I also remember the political storm over the abolition of Resale Price Maintenance – one of the few things for which Alec Douglas-Home’s short government was memorable. It was pushed through Parliament by Edward Heath as President of the Board of Trade, split the Tory party, upset the small traders, and led to the ultimate dominance of big supermarkets whose bulk-buying deals could undercut the market.

I don’t know how the Boots system works at Christmas-time but on an everyday basis it is annoying. If you try to buy three groups of three products in the deal the system ignores this at the checkout and merely takes the three bottom-priced items out of the nine selected and gives them free. If you want to make the sort of savings the offer is enticing you with you have to go round three times and pay separately each time. We hardly ever go to Boots nowadays since it is no longer competitive and its own-label products are now generally inferior.

I am confident that Sainsbury’s computer will be able to cope with the order that items are scanned, John. I take your point about people with little money or no car to transport their money-saving bulk purchases but I’m most concerned about the amount of fresh food that gets wasted because of BOGOF deals. I believe that Aldi and Lidl avoid all this carry on and it’s hardly surprising that their market share is increasing, though I don’t have much personal experience.

I agree with you on food waste Wavechange. We buy a lot of fruit at this time of the year and the supermarkets seem to overstock the displays with items with three or four days’ before the ‘best before’ or ‘use by’ date. People seem to instinctively go for the longer-dated produce leaving the stuff that is ripe to eat in the next 24-hours unsold. We prefer short-dated fruit because it is nearly ripe and we only buy enough for immediate needs. I suppose we are in a fortunate position that we can easily buy some more tomorrow and the day after whereas some people have to [or like to] get a week’s supply in one go. I still feel that the unnecessary desire to present an abundance of fruit as a temptation is the cause of so much waste.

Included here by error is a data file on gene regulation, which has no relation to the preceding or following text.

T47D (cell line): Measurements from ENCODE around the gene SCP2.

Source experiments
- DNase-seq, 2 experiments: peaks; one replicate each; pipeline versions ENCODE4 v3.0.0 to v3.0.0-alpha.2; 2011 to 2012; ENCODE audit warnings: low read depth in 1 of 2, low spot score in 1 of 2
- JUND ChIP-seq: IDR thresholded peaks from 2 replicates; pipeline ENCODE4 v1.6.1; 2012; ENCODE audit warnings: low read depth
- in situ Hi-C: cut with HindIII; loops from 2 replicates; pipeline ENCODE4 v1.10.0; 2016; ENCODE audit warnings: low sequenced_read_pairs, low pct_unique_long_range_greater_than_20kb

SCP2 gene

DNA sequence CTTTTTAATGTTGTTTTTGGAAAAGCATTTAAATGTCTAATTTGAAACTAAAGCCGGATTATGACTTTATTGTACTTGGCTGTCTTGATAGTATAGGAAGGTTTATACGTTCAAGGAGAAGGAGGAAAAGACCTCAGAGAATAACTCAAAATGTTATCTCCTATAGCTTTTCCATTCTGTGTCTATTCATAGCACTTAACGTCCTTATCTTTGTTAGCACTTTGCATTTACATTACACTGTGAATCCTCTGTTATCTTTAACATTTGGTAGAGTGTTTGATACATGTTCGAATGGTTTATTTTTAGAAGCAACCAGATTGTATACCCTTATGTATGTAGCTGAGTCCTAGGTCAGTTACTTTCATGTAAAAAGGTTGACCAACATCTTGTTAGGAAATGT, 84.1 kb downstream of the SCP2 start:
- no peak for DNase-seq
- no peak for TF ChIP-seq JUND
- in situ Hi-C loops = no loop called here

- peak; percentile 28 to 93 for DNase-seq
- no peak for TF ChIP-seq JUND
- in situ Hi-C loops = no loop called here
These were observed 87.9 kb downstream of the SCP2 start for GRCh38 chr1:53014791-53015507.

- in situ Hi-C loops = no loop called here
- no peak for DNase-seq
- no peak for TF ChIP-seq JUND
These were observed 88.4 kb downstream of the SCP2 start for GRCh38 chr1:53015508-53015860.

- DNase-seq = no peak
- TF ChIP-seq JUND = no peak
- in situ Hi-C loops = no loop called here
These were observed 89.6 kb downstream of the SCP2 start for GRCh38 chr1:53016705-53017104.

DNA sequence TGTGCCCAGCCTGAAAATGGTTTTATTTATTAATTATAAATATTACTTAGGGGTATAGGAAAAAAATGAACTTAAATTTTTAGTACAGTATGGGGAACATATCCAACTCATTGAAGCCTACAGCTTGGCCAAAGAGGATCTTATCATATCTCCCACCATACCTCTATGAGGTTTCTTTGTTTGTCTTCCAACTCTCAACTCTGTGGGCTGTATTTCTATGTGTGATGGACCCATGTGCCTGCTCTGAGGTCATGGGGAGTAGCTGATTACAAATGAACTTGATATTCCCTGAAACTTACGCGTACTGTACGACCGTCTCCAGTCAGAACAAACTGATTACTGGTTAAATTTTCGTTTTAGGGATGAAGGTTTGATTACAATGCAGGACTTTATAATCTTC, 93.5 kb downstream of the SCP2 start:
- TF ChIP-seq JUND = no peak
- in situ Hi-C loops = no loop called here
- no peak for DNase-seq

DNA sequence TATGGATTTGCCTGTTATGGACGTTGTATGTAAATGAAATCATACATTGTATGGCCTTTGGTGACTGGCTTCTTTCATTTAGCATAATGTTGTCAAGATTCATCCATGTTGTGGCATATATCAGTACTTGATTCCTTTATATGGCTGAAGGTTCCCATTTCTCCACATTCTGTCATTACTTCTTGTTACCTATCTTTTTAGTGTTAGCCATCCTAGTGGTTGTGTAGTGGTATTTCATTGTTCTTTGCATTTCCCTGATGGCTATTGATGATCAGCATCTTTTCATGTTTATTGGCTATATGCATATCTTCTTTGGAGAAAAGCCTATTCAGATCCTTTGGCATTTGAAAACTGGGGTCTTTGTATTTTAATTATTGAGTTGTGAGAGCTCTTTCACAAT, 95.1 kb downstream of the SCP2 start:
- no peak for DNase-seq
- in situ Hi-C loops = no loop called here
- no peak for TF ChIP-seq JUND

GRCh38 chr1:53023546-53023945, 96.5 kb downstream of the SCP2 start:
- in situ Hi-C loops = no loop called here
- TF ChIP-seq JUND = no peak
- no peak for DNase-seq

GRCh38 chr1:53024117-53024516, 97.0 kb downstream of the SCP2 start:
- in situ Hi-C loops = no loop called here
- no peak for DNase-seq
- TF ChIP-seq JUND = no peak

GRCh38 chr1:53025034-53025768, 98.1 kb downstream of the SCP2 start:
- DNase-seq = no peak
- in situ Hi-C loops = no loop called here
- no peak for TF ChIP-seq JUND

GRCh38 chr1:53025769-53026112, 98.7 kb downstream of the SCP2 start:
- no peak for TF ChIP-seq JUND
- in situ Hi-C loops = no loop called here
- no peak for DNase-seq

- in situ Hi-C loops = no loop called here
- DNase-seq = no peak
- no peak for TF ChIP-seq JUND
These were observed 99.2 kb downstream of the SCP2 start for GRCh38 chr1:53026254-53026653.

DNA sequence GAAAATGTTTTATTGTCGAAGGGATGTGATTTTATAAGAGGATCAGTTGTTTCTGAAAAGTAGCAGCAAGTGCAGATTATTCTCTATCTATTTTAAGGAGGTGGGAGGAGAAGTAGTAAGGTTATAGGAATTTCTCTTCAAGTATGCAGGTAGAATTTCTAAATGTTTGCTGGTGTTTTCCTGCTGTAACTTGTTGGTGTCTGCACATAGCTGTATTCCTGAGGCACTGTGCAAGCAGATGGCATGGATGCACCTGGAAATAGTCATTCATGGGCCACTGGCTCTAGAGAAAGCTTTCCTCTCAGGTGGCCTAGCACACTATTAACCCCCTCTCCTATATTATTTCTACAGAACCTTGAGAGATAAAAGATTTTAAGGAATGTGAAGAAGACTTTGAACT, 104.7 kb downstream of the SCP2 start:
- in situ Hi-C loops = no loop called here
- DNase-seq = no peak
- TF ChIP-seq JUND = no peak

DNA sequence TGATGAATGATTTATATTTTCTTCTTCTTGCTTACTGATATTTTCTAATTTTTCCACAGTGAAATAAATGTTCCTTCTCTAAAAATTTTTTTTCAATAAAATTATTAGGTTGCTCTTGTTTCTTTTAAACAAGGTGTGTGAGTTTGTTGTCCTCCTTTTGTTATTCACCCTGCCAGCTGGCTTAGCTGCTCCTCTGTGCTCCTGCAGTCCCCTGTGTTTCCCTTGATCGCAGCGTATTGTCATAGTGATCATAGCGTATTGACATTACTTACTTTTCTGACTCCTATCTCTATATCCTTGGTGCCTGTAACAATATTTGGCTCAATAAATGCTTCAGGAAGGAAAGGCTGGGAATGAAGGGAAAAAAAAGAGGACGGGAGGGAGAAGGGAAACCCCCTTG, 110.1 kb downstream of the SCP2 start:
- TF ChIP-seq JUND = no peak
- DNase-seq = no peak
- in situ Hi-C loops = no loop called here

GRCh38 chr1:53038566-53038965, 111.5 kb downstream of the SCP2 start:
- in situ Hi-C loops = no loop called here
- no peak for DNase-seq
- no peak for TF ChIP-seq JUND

I thought one of the good points about Morrison’s provision of a decent cafeteria in their bigger supermarkets was that they were able to use up left-overs from the shop, especially vegetables. Their deli counters are also creative with their salads to avoid waste. I’m not sure the other big supermarkets see their caffs and delis in that light.

I agree with you on food waste Wavechange. We buy a lot of fruit at this time of the year and the supermarkets seem to overstock the displays with items with three or four days’ before the ‘best before’ or ‘use by’ date. People seem to instinctively go for the longer-dated produce leaving the stuff that is ripe to eat in the next 24-hours unsold. We prefer short-dated fruit because it is nearly ripe and we only buy enough for immediate needs. I suppose we are in a fortunate position that we can easily buy some more tomorrow and the day after whereas some people have to [or like to] get a week’s supply in one go. I still feel that the unnecessary desire to present an abundance of fruit as a temptation is the cause of so much waste.

I thought one of the good points about Morrison’s provision of a decent cafeteria in their bigger supermarkets was that they were able to use up left-overs from the shop, especially vegetables. Their deli counters are also creative with their salads to avoid waste. I’m not sure the other big supermarkets see their caffs and delis in that light.